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In Light of Thomas Controversy, Durbin Invites Chief Justice Roberts to Testify

Justices of the Court have been “falling short of the ethical standards” expected of them, Durbin wrote.

Justice Clarence Thomas sits during a group photo of the Justices at the Supreme Court in Washington, DC on April 23, 2021.

Democratic Sen. Dick Durbin of Illinois, the chair of the Senate Judiciary Committee, has issued a rare invitation for Supreme Court Chief Justice John Roberts to appear before the committee to discuss whether the Court’s ethical standards need more teeth.

The committee is planning to address the issue, with or without Roberts, on May 2. The decision comes as reporting from ProPublica has revealed that Justice Clarence Thomas has received a multitude of lavish gifts from billionaire Harlan Crow, who has donated millions of dollars to right-wing politicians and causes.

“There has been a steady stream of revelations regarding Justices falling short of the ethical standards expected of other federal judges and, indeed, of public servants generally. … The Court’s decade-long failure to address them has contributed to a crisis of public confidence. The status quo is no longer tenable,” Durbin said in his letter to Roberts, which was sent on Thursday.

Durbin told Roberts in his letter that if he doesn’t want to attend the meeting or testify, a different justice would be welcome to do so in his place.

The request is an unusual one, and could rattle some on the Court, who may view it as an improper breach of judicial branch independence. The Republican ranking member of the Judiciary Committee, Sen. Lindsey Graham (R-South Carolina), told reporters that he didn’t think the invite was inappropriate, but that he “wouldn’t be surprised” if Roberts declined, and that he would “support his decision not to come” if that was his preference.

While the independence of the judiciary has long been respected, Congress does have the legal authority to impose limits on the Supreme Court. The Constitution grants the Court “appellate jurisdiction” of federal cases in the U.S., “under such regulations as the Congress shall make.”

The Supreme Court has ethical standards in place already, including rules mandating that gifts to justices be reported. The enforcement of those standards, however, is lacking — a problem that is unique to the United States, Harvard Law senior lecturer Nancy Gertner said in an interview last month.

“Every court in the world has dealt with the problem of a high court not having a court higher than themselves, other than perhaps God, to evaluate their behavior, and has come up with mechanisms to do so,” Gertner said. “We stand alone in not having an enforcement mechanism.”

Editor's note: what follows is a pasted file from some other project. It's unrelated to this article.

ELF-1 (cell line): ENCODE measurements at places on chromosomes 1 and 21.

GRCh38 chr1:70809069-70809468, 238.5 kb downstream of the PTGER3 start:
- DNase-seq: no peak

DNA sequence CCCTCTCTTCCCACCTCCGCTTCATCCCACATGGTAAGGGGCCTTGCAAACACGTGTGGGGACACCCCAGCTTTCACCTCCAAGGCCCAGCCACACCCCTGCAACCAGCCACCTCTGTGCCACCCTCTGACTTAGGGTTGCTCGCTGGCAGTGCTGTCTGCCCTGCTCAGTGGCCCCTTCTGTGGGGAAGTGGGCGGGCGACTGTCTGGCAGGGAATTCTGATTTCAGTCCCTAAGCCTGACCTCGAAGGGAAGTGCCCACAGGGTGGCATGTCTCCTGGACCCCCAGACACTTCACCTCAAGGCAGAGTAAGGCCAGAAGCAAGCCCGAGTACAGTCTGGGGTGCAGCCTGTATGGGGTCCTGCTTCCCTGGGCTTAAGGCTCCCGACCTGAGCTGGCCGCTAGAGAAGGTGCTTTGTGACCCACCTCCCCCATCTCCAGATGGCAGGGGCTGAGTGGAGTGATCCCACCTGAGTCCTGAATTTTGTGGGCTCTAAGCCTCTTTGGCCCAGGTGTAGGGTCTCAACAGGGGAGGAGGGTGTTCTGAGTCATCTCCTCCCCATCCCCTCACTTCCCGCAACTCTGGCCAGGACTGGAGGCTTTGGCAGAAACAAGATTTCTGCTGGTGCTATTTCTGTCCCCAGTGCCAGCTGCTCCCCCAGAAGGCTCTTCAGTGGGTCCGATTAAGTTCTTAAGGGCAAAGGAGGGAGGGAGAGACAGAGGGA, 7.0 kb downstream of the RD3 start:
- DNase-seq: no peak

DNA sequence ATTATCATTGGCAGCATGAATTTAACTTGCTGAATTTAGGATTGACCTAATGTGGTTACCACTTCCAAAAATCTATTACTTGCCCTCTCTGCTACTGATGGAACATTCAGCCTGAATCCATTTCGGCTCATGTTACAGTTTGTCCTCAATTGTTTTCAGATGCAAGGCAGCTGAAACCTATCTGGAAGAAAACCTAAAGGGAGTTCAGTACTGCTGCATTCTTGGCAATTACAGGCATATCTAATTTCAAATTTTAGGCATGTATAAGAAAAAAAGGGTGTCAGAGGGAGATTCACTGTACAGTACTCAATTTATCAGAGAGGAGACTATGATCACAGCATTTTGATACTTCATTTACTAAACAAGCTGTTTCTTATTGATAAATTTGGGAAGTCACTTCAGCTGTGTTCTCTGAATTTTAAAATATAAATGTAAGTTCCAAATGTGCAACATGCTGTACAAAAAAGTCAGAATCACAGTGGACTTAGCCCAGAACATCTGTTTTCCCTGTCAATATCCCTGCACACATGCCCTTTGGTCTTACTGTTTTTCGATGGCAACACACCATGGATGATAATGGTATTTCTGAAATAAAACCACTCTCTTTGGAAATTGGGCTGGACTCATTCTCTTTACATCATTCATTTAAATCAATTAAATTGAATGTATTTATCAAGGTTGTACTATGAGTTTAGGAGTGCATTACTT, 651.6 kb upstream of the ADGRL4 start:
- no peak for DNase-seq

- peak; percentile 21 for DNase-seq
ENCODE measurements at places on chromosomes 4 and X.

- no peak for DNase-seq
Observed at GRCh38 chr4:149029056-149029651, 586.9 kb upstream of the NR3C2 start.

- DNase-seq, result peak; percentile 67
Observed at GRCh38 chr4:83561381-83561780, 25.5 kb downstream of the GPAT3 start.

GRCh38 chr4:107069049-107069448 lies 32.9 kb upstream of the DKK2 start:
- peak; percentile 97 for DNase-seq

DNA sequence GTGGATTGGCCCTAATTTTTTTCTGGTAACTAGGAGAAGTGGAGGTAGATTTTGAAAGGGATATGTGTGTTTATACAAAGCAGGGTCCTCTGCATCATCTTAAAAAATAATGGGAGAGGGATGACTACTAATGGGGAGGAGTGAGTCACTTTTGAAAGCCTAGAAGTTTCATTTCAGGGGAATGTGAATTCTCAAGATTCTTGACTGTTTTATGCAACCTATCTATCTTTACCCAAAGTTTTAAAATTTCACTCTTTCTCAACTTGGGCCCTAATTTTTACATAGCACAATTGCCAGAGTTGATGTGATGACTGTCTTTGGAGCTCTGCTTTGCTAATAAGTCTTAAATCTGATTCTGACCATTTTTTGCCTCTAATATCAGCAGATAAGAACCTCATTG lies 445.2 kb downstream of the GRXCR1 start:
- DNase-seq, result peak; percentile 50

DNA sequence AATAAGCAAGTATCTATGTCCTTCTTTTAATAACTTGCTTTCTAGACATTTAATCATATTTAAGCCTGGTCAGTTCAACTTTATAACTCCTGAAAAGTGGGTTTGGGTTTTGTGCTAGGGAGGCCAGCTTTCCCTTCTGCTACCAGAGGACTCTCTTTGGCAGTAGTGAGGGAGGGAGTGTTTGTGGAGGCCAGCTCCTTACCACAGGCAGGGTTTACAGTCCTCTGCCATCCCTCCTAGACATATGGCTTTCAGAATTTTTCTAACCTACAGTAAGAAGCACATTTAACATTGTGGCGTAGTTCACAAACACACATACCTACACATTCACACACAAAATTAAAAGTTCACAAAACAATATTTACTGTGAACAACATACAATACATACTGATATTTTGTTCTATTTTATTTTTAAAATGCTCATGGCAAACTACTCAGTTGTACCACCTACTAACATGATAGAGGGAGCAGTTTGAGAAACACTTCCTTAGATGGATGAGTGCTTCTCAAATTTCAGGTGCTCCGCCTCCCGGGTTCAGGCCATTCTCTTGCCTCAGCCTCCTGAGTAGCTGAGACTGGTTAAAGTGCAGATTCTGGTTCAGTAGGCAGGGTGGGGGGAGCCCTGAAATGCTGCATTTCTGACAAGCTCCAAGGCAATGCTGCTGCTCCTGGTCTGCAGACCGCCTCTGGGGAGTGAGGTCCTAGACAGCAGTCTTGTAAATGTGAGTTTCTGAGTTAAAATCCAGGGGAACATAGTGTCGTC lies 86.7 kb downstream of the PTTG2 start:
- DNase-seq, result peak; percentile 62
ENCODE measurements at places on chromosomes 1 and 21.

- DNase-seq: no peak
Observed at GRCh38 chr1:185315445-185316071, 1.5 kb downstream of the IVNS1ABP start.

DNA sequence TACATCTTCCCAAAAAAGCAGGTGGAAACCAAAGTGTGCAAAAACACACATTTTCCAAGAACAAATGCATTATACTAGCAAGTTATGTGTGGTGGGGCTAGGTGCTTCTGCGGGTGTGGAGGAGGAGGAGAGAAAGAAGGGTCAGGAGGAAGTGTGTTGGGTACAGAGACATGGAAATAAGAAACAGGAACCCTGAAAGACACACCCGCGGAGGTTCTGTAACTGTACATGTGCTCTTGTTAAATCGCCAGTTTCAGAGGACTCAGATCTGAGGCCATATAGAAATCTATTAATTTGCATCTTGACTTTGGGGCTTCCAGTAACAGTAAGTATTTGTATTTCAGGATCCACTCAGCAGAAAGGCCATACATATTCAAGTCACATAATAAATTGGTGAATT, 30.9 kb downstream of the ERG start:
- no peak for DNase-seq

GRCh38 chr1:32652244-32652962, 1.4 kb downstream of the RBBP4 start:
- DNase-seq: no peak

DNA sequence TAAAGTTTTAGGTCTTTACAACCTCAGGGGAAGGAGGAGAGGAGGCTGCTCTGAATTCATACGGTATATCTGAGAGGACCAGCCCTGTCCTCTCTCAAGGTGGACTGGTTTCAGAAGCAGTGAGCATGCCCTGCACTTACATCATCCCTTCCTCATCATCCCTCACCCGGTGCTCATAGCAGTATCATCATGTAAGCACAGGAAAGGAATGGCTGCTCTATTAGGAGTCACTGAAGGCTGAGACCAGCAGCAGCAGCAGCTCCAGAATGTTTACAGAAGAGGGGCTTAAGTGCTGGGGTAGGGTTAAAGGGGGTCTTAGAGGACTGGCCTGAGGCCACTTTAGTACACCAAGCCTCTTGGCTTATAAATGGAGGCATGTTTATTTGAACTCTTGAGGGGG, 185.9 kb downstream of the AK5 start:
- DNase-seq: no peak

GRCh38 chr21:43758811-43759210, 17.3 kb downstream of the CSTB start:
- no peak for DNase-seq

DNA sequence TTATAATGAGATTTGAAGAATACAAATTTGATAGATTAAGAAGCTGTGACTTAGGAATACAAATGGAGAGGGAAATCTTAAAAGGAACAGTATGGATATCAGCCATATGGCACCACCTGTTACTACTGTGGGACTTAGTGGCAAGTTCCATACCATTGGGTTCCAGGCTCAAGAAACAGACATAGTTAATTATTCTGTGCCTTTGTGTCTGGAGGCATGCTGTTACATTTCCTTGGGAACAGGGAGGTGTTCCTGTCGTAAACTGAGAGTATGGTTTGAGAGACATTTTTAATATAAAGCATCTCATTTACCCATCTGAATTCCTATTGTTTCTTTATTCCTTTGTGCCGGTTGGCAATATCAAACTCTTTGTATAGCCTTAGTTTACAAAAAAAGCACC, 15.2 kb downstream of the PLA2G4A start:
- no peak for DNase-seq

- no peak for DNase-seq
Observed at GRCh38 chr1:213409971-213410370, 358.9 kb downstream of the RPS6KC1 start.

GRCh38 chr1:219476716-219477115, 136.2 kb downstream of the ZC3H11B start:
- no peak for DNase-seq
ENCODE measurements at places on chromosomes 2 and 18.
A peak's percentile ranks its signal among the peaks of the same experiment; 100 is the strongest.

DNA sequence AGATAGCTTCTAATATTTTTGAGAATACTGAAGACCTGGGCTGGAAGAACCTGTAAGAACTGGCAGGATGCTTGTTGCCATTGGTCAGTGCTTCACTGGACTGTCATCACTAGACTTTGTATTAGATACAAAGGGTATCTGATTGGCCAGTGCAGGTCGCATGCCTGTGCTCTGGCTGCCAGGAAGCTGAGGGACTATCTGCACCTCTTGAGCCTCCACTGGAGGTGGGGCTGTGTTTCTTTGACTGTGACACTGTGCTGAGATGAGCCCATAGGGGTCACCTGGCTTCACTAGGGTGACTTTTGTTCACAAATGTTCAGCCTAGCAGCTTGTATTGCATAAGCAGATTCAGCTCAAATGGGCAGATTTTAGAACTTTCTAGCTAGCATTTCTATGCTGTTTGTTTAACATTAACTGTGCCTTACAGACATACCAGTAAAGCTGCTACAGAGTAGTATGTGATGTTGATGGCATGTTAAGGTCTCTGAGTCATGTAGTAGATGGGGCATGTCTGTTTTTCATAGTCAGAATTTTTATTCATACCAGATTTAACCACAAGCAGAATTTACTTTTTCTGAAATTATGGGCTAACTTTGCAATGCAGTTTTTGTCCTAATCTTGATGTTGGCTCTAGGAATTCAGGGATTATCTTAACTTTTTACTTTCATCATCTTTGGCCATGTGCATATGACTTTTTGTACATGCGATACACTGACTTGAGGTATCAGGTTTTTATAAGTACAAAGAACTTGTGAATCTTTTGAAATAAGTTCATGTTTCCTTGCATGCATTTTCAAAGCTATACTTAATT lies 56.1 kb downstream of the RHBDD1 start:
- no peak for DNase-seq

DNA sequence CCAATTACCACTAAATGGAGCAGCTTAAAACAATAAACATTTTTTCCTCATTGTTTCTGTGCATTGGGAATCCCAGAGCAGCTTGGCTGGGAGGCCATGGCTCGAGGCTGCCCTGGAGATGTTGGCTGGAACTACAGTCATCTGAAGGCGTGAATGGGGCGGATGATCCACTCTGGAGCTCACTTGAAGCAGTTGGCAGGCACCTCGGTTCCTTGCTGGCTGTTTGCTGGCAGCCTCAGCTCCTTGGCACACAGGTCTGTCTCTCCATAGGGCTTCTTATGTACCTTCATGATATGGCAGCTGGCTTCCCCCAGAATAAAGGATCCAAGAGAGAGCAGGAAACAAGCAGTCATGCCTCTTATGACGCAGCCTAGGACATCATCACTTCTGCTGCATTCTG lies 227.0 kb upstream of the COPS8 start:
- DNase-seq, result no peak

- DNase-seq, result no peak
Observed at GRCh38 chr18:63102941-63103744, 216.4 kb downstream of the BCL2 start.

She went on:

Not having an enforceable code of conduct means that you don’t follow it. … If the institution doesn’t have an enforceable way of policing itself, then it is not to be trusted.

Recent reporting from ProPublica has revealed the extent of Crow’s and Thomas’s relationship, which has been the target of widespread scrutiny in recent weeks. Crow has given lavish gifts to the Supreme Court justice, including funding expensive vacations. Crow has also performed favors for Thomas, purchasing a home the justice owned, making tens of thousands of dollars in upgrades to it, and allowing Thomas’s mother to remain living there, rent-free, for several years.

The in-kind donations to Thomas, unheard of for a sitting member of the Supreme Court, is a considerable conflict of interest given that Crow also donates substantial sums to political candidates and right-wing causes.

Crow has given at least $10 million in political donations over the years, though the actual amount may be even higher, given that he has likely donated some of his wealth to “dark money” groups during that time as well. Crow is also a supporter of the Federalist Society, a conservative organization of lawyers and judges, and has “long supported efforts to move the judiciary to the right,” ProPublica has reported.

Crow’s board membership within the American Enterprise Institute creates another direct conflict of interest with Thomas, as the organization frequently submits amicus briefs for consideration by the Supreme Court, encouraging justices to take conservative stands on critical legal matters before them. Crow has also given Thomas’s wife, conservative activist Ginni Thomas, $500,000 to start a Tea Party group.

In light of these revelations, many have called for Thomas to be impeached.
“This is beyond party or partisanship. This degree of corruption is shocking—almost cartoonish. Thomas must be impeached,” Rep. Alexandria Ocasio-Cortez (D-New York) said on Twitter.

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